Finite fields

Finite fields

Finite fields are provided in Nemo by Flint. This allows construction of finite fields of any characteristic and degree for which there are Conway polynomials. It is also possible for the user to specify their own irreducible polynomial generating a finite field.

Finite fields are constructed using the FlintFiniteField function. However, for convenience we define

FiniteField = FlintFiniteField

so that finite fields can be constructed using FiniteField rather than FlintFiniteField. Note that this is the name of the constructor, but not of finite field type.

The types of finite field elements in Nemo are given in the following table, along with the libraries that provide them and the associated types of the parent objects.

LibraryFieldElement typeParent type
Flint$\mathbb{F}_{p^n}$ (small $p$)fq_nmodFqNmodFiniteField
Flint$\mathbb{F}_{p^n}$ (large $p$)fqFqFiniteField

The only difference between the fq and fq_nmod types is the representation. The former is for finite fields with multiprecision characteristic and the latter is for characteristics that fit into a single unsigned machine word. The FlintFiniteField constructor automatically picks the correct representation for the user, and so the average user doesn't need to know about the actual types.

All the finite field types belong to the FinField abstract type and the finite field element types belong to the FinFieldElem abstract type.

Since all the functionality for the fq finite field type is identical to that provided for the fq_nmod finite field type, we simply document the former.

Finite field functionality

Finite fields in Nemo implement the entire AbstractAlgebra.jl field interface.

https://nemocas.github.io/AbstractAlgebra.jl/fields.html

Below we describe the functionality that is provided in addition to this interface.

Constructors

In order to construct finite field elements in Nemo, one must first construct the finite field itself. This is accomplished with one of the following constructors.

FlintFiniteField(char::fmpz, deg::Int, s::AbstractString)

Returns a tuple $S, x$ consisting of a finite field parent object $S$ and generator $x$ for the finite field of the given characteristic and degree. The string $s$ is used to designate how the finite field generator will be printed. The characteristic must be prime. When a Conway polynomial is known, the field is generated using the Conway polynomial. Otherwise a random sparse, irreducible polynomial is used. The generator of the field is guaranteed to be a multiplicative generator only if the field is generated by a Conway polynomial. We require the degree to be positive.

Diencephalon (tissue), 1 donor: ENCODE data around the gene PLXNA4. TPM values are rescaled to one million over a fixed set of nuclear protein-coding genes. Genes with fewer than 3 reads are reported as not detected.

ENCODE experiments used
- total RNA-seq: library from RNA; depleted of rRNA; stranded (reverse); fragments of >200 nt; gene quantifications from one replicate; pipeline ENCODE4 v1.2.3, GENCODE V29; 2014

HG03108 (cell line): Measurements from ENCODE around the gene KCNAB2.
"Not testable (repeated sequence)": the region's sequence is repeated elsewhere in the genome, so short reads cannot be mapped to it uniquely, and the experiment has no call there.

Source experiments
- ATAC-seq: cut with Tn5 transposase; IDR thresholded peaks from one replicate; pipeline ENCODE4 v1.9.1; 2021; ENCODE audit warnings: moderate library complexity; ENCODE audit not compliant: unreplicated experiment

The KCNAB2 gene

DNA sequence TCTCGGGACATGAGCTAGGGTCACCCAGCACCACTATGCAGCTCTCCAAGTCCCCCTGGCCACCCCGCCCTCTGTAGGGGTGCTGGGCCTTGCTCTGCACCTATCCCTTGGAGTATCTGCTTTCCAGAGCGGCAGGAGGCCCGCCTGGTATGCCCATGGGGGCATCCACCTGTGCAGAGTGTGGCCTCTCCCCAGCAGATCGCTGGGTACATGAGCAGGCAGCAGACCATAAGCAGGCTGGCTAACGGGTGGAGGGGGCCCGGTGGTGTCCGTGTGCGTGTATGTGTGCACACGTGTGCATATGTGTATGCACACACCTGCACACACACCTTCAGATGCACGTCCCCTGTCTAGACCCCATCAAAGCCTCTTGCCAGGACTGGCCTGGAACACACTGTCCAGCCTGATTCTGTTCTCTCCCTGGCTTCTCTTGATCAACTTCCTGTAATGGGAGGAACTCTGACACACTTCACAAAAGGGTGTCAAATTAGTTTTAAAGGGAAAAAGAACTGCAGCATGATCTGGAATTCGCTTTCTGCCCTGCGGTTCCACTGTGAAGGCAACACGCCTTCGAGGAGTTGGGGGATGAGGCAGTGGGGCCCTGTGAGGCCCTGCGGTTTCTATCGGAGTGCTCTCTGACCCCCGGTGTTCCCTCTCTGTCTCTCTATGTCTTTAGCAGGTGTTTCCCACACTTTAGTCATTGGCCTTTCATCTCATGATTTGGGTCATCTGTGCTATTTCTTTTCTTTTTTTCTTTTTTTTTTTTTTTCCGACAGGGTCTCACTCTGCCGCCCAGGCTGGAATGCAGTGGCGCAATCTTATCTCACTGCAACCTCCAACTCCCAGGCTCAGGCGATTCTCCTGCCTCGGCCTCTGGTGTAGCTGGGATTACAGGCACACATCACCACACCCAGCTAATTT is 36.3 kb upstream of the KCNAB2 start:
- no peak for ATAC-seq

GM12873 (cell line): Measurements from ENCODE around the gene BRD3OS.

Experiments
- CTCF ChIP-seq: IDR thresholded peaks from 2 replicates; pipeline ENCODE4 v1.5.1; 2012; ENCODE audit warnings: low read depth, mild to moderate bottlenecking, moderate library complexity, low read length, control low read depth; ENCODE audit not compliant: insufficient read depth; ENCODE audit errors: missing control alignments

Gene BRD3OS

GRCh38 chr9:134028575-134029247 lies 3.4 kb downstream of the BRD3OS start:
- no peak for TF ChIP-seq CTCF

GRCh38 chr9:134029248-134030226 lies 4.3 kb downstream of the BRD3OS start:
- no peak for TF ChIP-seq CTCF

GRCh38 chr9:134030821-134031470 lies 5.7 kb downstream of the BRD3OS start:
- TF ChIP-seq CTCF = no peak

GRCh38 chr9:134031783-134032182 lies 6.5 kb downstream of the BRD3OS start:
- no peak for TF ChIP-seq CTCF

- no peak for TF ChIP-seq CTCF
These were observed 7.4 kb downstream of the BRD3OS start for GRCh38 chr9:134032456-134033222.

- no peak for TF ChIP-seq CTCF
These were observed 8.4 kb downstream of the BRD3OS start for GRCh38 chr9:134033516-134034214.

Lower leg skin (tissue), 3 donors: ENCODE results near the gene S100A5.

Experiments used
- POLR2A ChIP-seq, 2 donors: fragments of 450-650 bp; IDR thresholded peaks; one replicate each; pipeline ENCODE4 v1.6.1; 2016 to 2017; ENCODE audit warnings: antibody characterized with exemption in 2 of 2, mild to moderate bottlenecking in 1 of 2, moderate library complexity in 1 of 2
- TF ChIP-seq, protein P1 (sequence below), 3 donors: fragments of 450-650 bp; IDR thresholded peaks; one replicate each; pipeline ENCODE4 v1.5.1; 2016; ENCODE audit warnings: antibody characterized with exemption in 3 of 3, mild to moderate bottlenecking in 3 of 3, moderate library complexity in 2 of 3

FlintFiniteField(char::Integer, deg::Int, s::AbstractString)

Returns a tuple $S, x$ consisting of a finite field parent object $S$ and generator $x$ for the finite field of the given characteristic and degree. The string $s$ is used to designate how the finite field generator will be printed. The characteristic must be prime. When a Conway polynomial is known, the field is generated using the Conway polynomial. Otherwise a random sparse, irreducible polynomial is used. The generator of the field is guaranteed to be a multiplicative generator only if the field is generated by a Conway polynomial. We require the degree to be positive.

FlintFiniteField(::fmpz_mod_poly, ::AbstractString)
FlintFiniteField(::gfp_fmpz_poly, ::AbstractString)

Here are some examples of creating finite fields and making use of the resulting parent objects to coerce various elements into those fields.

Examples

R, x = FiniteField(7, 3, "x")
S, y = FiniteField(ZZ(12431351431561), 2, "y")
T, t = PolynomialRing(ResidueRing(ZZ, 12431351431561), "t")
U, z = FiniteField(t^2 + 7, "z")

a = R(5)
b = R(x)
c = S(ZZ(11))
d = U(7)

Basic manipulation

gen(a::FqFiniteField)

Return the generator of the finite field. Note that this is only guaranteed to be a multiplicative generator if the finite field is generated by a Conway polynomial automatically.

isgen(a::fq)

Return true if the given finite field element is the generator of the finite field, otherwise return false.

coeff(x::fq, n::Int)

Return the degree $n$ coefficient of the polynomial representing the given finite field element.

degree(a::FqFiniteField)

Return the degree of the given finite field.

characteristic(a::FqFiniteField)

Return the characteristic of the given finite field.

order(a::FqFiniteField)

Return the order, i.e. the number of elements in, the given finite field.

Examples

R, x = FiniteField(ZZ(7), 5, "x")

c = gen(R)
d = characteristic(R)
f = order(R)
g = degree(R)
n = isgen(x)

Special functions

Various special functions with finite field specific behaviour are defined.

LinearAlgebra.trMethod.
tr(x::fq)

Return the trace of $a$. This is an element of $\F_p$, but the value returned is this value embedded in the original finite field.

LinearAlgebra.normMethod.
norm(x::fq)

Return the norm of $a$. This is an element of $\F_p$, but the value returned is this value embedded in the original finite field.

Nemo.frobeniusMethod.
frobenius(x::fq, n = 1)

Return the iterated Frobenius $\sigma_p^n(a)$ where $\sigma_p$ is the Frobenius map sending the element $a$ to $a^p$ in the finite field of characteristic $p$. By default the Frobenius map is applied $n = 1$ times if $n$ is not specified.

Nemo.pth_rootMethod.
pth_root(x::fq)

Return the $p$-th root of $a$ in the finite field of characteristic $p$. This is the inverse operation to the Frobenius map $\sigma_p$.

Examples

R, x = FiniteField(ZZ(7), 5, "x")

a = x^4 + 3x^2 + 6x + 1

b = tr(a)
c = norm(a)
d = frobenius(a)
f = frobenius(a, 3)
g = pth_root(a)